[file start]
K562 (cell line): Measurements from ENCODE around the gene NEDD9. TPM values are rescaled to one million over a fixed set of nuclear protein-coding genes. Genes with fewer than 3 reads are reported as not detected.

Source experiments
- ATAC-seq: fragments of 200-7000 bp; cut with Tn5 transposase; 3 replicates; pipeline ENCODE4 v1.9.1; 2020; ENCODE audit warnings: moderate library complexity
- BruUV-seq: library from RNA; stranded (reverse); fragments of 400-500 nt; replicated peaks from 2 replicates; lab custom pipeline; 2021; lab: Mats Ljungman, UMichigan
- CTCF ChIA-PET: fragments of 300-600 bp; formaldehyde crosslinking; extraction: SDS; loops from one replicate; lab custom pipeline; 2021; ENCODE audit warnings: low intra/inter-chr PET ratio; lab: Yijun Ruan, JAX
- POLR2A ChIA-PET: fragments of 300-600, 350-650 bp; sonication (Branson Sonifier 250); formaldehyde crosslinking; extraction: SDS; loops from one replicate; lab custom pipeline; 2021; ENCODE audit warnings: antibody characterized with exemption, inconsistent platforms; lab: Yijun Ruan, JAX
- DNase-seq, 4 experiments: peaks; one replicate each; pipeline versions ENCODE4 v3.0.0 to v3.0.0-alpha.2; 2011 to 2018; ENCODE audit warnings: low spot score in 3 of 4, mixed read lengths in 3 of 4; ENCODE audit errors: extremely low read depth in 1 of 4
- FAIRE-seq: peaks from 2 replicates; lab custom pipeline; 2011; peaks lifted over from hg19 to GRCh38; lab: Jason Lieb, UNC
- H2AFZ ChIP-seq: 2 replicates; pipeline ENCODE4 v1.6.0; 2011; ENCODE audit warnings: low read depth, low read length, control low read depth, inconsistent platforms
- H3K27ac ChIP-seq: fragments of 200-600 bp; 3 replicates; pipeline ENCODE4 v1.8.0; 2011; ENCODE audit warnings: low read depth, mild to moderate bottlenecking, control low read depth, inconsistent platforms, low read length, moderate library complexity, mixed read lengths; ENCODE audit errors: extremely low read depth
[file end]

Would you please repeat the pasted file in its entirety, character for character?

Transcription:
K562 (cell line): Measurements from ENCODE around the gene NEDD9. TPM values are rescaled to one million over a fixed set of nuclear protein-coding genes. Genes with fewer than 3 reads are reported as not detected.

Source experiments
- ATAC-seq: fragments of 200-7000 bp; cut with Tn5 transposase; 3 replicates; pipeline ENCODE4 v1.9.1; 2020; ENCODE audit warnings: moderate library complexity
- BruUV-seq: library from RNA; stranded (reverse); fragments of 400-500 nt; replicated peaks from 2 replicates; lab custom pipeline; 2021; lab: Mats Ljungman, UMichigan
- CTCF ChIA-PET: fragments of 300-600 bp; formaldehyde crosslinking; extraction: SDS; loops from one replicate; lab custom pipeline; 2021; ENCODE audit warnings: low intra/inter-chr PET ratio; lab: Yijun Ruan, JAX
- POLR2A ChIA-PET: fragments of 300-600, 350-650 bp; sonication (Branson Sonifier 250); formaldehyde crosslinking; extraction: SDS; loops from one replicate; lab custom pipeline; 2021; ENCODE audit warnings: antibody characterized with exemption, inconsistent platforms; lab: Yijun Ruan, JAX
- DNase-seq, 4 experiments: peaks; one replicate each; pipeline versions ENCODE4 v3.0.0 to v3.0.0-alpha.2; 2011 to 2018; ENCODE audit warnings: low spot score in 3 of 4, mixed read lengths in 3 of 4; ENCODE audit errors: extremely low read depth in 1 of 4
- FAIRE-seq: peaks from 2 replicates; lab custom pipeline; 2011; peaks lifted over from hg19 to GRCh38; lab: Jason Lieb, UNC
- H2AFZ ChIP-seq: 2 replicates; pipeline ENCODE4 v1.6.0; 2011; ENCODE audit warnings: low read depth, low read length, control low read depth, inconsistent platforms
- H3K27ac ChIP-seq: fragments of 200-600 bp; 3 replicates; pipeline ENCODE4 v1.8.0; 2011; ENCODE audit warnings: low read depth, mild to moderate bottlenecking, control low read depth, inconsistent platforms, low read length, moderate library complexity, mixed read lengths; ENCODE audit errors: extremely low read depth